Hoosier overseer?

If you are a reader of legal publications or legal blogs, you’ve likely already read something about the nightmarish night out in Indiana that resulted in two state court judges being shot and three state court judges being disciplined. You can read all of the underlying facts if you’d like in the decision that was issued earlier this month imposing judicial discipline here.

Beyond making, by pretending I’m not making, a joke about how their trip to White Castle went much worse than Harold and Kumar’s, I’m not particularly interested in piling on with opinions about that situation.

If you’ve ever personally allowed yourself to consume much more alcohol than you should – and as a result experienced a situation in which you stopped making new memories (which as I understand it is actually what scientists and researchers believe happens when you “blackout”) — then even if you think what happened would never happen to you, you know deep down that maybe, just maybe, you’ve been at risk of such an outcome. But, I do want to use this story to make two points that are worth continuing to think about.

First, each of the judges was a lawyer in the past (and still had a law license at the time) and all of the discussions that we have as a profession about mental health and substance abuse issues in our profession apply equally, if not more in some circumstances, to those on the bench. The need to de-stigmatize seeking help and treatment for judges is just as topical as it is for lawyers.

Second, these judges ultimately were subjected to discipline over this. That is because when it comes to lower level judges we have bodies that oversee their compliance with judicial ethics rules and impose judicial discipline. If the players in the events outlined in the Indiana opinion were not Indiana state court judges, but instead were Justice Kavanagh, Justice Alito, and Justice Kagan experiencing a drunken night on the town that went horribly wrong, there would not be any potential for any disciplinary repercussions whatsoever because we have no regulatory body that is imbued with the authority to enforce any code of federal judicial ethics as against any members of the United States Supreme Court.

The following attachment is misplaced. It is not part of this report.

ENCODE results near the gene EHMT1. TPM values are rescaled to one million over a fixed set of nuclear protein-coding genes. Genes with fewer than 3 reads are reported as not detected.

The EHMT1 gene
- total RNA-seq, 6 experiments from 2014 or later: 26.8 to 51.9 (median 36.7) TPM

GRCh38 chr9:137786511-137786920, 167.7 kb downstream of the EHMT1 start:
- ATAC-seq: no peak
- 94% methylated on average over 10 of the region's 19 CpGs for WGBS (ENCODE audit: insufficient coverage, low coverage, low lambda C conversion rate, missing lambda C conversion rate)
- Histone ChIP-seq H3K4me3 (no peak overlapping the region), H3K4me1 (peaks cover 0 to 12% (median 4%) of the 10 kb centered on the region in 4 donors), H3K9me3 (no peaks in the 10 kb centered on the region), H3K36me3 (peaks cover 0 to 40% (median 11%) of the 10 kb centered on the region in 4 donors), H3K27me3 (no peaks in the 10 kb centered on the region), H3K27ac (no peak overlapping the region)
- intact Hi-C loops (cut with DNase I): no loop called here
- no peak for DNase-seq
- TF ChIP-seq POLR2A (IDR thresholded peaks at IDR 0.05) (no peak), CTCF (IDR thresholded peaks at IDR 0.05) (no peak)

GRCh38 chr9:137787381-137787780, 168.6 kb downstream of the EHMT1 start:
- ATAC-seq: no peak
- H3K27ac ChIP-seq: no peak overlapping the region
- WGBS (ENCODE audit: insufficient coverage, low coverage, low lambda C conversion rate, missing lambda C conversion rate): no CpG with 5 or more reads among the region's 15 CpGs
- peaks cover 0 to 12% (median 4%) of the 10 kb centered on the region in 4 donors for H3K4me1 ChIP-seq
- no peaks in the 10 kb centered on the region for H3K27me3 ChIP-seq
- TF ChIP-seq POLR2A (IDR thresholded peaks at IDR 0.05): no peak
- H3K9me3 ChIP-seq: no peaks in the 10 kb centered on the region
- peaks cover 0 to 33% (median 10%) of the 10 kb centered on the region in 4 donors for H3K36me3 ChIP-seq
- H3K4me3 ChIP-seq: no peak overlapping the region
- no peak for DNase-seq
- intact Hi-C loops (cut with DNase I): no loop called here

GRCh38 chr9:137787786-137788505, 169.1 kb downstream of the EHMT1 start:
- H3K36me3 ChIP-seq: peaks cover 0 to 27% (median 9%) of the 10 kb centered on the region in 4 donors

Sure, it is possible that articles of impeachment could be pursued to seek to remove a Justice from the bench over conduct like that, but . . . well, let’s just agree that a body a bit more removed from politics would seem like a more reliable regulator in terms of predicting whether it would see certain conduct as indefensible and worthy of rebuke.

There are people out there generating ideas for ways to bring about ethics reform with respect to the United States Supreme Court. The Brennan Center has put out a white paper with three ideas for reform you can read here. The U.S. House of Representatives passed a bill (not acted upon in the U.S. Senate of course) that would require the Court to adopt a code to govern the conduct of its justices. It has recently (earlier this year at least) been in the news that Justice Roberts is exploring creating such a code.

I don’t purport to know what the correct answer is exactly, but I know that while the risk of something like what happened in Indiana happening to members of the highest Court in the land is likely pretty slim, there are real, substantial ethics questions in play about the members of the Court conduct themselves and our system would be greatly benefited if there was clear, and clearly articulated, rules governing their conduct just like exist for all other judges in our country.

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